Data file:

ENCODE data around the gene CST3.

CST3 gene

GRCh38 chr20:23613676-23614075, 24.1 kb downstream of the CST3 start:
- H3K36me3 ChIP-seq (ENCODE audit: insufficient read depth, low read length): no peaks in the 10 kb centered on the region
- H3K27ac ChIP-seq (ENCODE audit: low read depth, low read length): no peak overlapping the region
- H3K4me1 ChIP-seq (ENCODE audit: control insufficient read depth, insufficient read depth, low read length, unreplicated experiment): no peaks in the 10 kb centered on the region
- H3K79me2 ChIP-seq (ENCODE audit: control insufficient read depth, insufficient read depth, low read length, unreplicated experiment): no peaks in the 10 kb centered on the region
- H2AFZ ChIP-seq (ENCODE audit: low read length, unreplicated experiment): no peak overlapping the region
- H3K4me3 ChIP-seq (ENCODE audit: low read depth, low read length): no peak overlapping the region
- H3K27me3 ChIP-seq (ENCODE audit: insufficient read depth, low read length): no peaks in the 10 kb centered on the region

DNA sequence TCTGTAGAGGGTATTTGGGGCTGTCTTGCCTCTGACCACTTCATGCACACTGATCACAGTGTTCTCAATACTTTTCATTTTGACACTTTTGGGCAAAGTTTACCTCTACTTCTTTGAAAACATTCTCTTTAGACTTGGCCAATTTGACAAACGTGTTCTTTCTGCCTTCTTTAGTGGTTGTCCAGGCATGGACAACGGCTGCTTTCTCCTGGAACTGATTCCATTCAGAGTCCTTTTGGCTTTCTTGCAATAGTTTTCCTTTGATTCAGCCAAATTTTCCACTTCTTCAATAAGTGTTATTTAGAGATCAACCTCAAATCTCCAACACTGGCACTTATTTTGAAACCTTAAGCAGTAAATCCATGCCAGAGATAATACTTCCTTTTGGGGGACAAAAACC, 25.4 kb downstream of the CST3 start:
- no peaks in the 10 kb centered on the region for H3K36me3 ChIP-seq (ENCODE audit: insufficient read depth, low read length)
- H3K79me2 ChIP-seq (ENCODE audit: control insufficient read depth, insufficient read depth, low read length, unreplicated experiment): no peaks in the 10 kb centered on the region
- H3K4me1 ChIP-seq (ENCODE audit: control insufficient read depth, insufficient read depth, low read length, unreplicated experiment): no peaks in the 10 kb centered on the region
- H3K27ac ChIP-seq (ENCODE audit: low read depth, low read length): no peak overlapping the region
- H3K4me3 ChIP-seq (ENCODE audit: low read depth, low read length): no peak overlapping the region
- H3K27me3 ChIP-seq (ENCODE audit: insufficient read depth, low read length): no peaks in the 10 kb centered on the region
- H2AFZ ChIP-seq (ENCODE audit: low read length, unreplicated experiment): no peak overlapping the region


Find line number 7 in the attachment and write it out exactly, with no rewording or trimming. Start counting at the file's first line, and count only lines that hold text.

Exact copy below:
- H3K79me2 ChIP-seq (ENCODE audit: control insufficient read depth, insufficient read depth, low read length, unreplicated experiment): no peaks in the 10 kb centered on the region